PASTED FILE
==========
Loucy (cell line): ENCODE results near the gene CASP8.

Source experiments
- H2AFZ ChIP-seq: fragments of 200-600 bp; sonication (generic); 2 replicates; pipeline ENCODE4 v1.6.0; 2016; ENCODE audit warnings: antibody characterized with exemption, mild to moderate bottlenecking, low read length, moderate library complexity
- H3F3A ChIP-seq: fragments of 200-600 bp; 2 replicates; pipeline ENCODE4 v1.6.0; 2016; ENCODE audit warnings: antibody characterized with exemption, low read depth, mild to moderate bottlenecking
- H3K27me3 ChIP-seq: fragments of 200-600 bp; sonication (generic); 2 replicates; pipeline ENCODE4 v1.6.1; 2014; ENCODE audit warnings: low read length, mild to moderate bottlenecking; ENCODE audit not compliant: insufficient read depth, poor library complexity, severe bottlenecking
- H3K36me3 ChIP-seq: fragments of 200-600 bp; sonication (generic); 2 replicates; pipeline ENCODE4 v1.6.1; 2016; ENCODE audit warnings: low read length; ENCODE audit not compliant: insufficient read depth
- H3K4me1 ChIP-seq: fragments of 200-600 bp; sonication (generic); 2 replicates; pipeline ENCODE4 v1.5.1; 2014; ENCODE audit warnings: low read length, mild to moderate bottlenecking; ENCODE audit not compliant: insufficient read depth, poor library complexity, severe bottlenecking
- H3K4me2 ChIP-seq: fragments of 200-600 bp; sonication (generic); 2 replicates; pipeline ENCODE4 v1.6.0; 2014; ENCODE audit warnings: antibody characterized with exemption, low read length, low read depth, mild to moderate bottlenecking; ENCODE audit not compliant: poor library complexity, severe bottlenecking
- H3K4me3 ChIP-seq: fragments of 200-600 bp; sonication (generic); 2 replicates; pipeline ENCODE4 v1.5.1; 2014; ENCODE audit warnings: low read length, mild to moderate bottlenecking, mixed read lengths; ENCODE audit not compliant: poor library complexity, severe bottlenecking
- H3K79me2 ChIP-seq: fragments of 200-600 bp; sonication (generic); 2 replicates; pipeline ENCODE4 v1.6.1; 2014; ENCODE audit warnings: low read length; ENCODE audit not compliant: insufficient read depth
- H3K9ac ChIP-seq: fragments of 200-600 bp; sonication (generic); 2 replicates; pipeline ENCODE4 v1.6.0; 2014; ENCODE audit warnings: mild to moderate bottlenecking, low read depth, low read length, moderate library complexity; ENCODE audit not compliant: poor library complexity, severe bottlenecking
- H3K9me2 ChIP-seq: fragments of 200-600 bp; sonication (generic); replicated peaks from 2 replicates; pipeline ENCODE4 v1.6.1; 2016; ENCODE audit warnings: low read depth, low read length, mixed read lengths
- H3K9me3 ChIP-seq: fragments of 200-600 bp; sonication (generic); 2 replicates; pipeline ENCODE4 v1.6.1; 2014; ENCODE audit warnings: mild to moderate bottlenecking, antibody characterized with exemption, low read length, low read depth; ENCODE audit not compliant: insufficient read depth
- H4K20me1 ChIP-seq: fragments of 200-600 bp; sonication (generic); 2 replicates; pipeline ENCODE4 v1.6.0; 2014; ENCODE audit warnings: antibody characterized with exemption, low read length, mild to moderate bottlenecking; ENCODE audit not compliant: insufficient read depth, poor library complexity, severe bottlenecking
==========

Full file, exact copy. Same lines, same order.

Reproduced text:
Loucy (cell line): ENCODE results near the gene CASP8.

Source experiments
- H2AFZ ChIP-seq: fragments of 200-600 bp; sonication (generic); 2 replicates; pipeline ENCODE4 v1.6.0; 2016; ENCODE audit warnings: antibody characterized with exemption, mild to moderate bottlenecking, low read length, moderate library complexity
- H3F3A ChIP-seq: fragments of 200-600 bp; 2 replicates; pipeline ENCODE4 v1.6.0; 2016; ENCODE audit warnings: antibody characterized with exemption, low read depth, mild to moderate bottlenecking
- H3K27me3 ChIP-seq: fragments of 200-600 bp; sonication (generic); 2 replicates; pipeline ENCODE4 v1.6.1; 2014; ENCODE audit warnings: low read length, mild to moderate bottlenecking; ENCODE audit not compliant: insufficient read depth, poor library complexity, severe bottlenecking
- H3K36me3 ChIP-seq: fragments of 200-600 bp; sonication (generic); 2 replicates; pipeline ENCODE4 v1.6.1; 2016; ENCODE audit warnings: low read length; ENCODE audit not compliant: insufficient read depth
- H3K4me1 ChIP-seq: fragments of 200-600 bp; sonication (generic); 2 replicates; pipeline ENCODE4 v1.5.1; 2014; ENCODE audit warnings: low read length, mild to moderate bottlenecking; ENCODE audit not compliant: insufficient read depth, poor library complexity, severe bottlenecking
- H3K4me2 ChIP-seq: fragments of 200-600 bp; sonication (generic); 2 replicates; pipeline ENCODE4 v1.6.0; 2014; ENCODE audit warnings: antibody characterized with exemption, low read length, low read depth, mild to moderate bottlenecking; ENCODE audit not compliant: poor library complexity, severe bottlenecking
- H3K4me3 ChIP-seq: fragments of 200-600 bp; sonication (generic); 2 replicates; pipeline ENCODE4 v1.5.1; 2014; ENCODE audit warnings: low read length, mild to moderate bottlenecking, mixed read lengths; ENCODE audit not compliant: poor library complexity, severe bottlenecking
- H3K79me2 ChIP-seq: fragments of 200-600 bp; sonication (generic); 2 replicates; pipeline ENCODE4 v1.6.1; 2014; ENCODE audit warnings: low read length; ENCODE audit not compliant: insufficient read depth
- H3K9ac ChIP-seq: fragments of 200-600 bp; sonication (generic); 2 replicates; pipeline ENCODE4 v1.6.0; 2014; ENCODE audit warnings: mild to moderate bottlenecking, low read depth, low read length, moderate library complexity; ENCODE audit not compliant: poor library complexity, severe bottlenecking
- H3K9me2 ChIP-seq: fragments of 200-600 bp; sonication (generic); replicated peaks from 2 replicates; pipeline ENCODE4 v1.6.1; 2016; ENCODE audit warnings: low read depth, low read length, mixed read lengths
- H3K9me3 ChIP-seq: fragments of 200-600 bp; sonication (generic); 2 replicates; pipeline ENCODE4 v1.6.1; 2014; ENCODE audit warnings: mild to moderate bottlenecking, antibody characterized with exemption, low read length, low read depth; ENCODE audit not compliant: insufficient read depth
- H4K20me1 ChIP-seq: fragments of 200-600 bp; sonication (generic); 2 replicates; pipeline ENCODE4 v1.6.0; 2014; ENCODE audit warnings: antibody characterized with exemption, low read length, mild to moderate bottlenecking; ENCODE audit not compliant: insufficient read depth, poor library complexity, severe bottlenecking